I won’t lie, the cover of this book threw me off so I didn’t even read its back blurb (yikes!) so THEN I had no idea the story of Dazzle Patterns by Alison Watt was set during the Halifax Explosion of 1917, which resulted in me relegating it to the back of my TBR shelf. A few weeks passed and I began seeing other blogger’s reviews on it, which were all extremely glowing, and I realized I’d made a huge mistake by passing this one by. So, I picked it up a few weeks ago, and really, really enjoyed it. For those looking to get lost in a book, this is definitely one you won’t want to miss.

Historical fiction can put people off, and I totally understand the reasons, but the fact that this happened during the 1917 explosion (which I knew barely anything about, aside from what I learned on a Canadian Heritage commercial) should assure readers that we’ve got a major conflict other than the great war to propel our characters forward. I promise you, this story does not drag.

We’re introduced to Clare, a young woman working at a glass factory when the explosion happens. Her plans to join the war effort overseas (and join her beau Leo) are halted when she loses an eye in the accident, finding herself adrift, along with many other Halifax residents. We also meet Fred, a young man who was born in Germany but emigrated to Canada with his family when young. An interesting (and unfortunate) aspect to his story is that once the ship explodes, there was a great deal of misinformation going around, so many people suspected it was the Germans who enacted this violent deed, rather than the accident it simply was. So, Fred immediately becomes the ‘other’ even though he’s lived in Canada for the majority of his life.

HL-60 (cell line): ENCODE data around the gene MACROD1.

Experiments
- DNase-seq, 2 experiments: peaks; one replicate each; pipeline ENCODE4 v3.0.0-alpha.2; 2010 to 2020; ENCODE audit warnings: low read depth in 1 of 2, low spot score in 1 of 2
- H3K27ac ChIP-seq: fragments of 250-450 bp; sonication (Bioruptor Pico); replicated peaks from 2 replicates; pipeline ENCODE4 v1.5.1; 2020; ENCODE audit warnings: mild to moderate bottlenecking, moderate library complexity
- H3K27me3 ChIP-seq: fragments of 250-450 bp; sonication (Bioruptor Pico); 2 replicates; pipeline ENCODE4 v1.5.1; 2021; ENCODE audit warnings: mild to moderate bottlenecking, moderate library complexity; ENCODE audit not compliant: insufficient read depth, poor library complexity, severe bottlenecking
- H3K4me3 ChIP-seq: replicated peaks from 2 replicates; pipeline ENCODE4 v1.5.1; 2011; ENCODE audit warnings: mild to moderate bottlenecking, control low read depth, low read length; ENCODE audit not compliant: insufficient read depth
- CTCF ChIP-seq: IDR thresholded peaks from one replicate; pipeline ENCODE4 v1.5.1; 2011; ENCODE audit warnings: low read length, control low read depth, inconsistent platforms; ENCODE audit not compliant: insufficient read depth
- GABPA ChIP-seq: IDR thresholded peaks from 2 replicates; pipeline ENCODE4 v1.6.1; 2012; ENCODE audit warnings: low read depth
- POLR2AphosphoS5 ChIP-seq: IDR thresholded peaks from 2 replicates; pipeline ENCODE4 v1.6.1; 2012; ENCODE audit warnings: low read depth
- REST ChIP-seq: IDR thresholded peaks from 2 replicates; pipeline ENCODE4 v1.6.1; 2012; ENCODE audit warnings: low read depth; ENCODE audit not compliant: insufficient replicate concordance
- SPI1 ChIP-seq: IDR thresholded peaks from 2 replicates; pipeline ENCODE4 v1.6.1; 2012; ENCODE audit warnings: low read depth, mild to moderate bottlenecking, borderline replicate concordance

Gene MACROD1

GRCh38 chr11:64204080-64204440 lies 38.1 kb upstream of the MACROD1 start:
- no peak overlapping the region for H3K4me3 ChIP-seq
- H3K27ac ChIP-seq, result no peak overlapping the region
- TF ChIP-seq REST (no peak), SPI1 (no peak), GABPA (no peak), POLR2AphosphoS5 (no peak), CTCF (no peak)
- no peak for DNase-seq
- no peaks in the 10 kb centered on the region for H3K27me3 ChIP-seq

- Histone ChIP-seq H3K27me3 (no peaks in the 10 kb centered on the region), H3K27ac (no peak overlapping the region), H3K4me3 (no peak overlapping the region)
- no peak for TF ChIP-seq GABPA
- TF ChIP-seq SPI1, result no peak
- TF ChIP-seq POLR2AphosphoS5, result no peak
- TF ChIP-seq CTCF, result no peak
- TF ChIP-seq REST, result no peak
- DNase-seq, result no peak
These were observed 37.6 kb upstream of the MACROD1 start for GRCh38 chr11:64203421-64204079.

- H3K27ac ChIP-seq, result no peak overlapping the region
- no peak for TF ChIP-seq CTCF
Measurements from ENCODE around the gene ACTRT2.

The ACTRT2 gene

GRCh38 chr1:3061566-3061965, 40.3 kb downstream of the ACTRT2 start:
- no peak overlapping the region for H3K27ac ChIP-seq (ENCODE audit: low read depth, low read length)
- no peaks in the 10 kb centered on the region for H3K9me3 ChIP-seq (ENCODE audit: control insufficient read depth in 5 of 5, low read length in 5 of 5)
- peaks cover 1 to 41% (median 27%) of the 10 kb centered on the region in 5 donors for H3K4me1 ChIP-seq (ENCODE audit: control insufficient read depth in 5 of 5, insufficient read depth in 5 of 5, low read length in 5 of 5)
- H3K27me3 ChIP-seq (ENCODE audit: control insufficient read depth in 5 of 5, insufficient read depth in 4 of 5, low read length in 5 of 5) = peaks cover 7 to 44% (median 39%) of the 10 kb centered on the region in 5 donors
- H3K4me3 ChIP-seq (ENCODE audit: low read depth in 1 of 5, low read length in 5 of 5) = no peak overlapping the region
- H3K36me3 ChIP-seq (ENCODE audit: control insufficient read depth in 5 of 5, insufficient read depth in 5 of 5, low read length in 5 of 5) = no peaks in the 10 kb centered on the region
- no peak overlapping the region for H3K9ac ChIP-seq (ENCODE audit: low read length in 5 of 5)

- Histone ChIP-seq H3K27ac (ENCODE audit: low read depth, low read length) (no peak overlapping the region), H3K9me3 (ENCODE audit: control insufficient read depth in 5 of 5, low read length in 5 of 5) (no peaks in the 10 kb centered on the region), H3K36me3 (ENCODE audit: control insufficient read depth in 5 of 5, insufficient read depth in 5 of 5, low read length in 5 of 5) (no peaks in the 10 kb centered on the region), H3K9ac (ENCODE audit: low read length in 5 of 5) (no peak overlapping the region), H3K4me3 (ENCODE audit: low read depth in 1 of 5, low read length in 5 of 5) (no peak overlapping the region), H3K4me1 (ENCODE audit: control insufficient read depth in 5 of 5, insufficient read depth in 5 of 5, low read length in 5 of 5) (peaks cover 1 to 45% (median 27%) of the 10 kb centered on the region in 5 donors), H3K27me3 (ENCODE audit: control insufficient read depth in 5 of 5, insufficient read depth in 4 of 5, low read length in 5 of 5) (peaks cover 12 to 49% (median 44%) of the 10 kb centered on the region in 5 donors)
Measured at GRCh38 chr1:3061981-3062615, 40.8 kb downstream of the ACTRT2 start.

What I loved most about this book was learning the lesser-known aspects of this accident and how it changed and affected each Haligonian. For instance, because Clare cannot return to her job at the glass factory, she takes on an art course for women to help re-train her remaining eye, and keep her difficult memories at bay. Through this storyline, we meet some characters who were in fact real artists in their day, and a small piece of Canadian history is illuminated in an interesting and thoughtful way for the reader. Same for Fred; although we feel terrible for his plight, it shines a light on how Germans living in Canada at the time were treated. A bias that has absolutely no premise other than unfounded suspicion throws him at the mercy of others, and simply because of his birth place, he is ostracized from his community-beginning to sound familiar to anyone? I know I don’t have to spell this out for my very intelligent readers because I’m sure you can all see the similarities to today’s situation for many new Canadians.

I found the ending of the story to be heartbreaking, but realistic all at the same time. We grow to care deeply about each character, and ultimately I just wanted them all to be happy, despite the difficult circumstances they all faced. I like to think that in the end, they all did find happiness, albeit a different version that they had originally expected.

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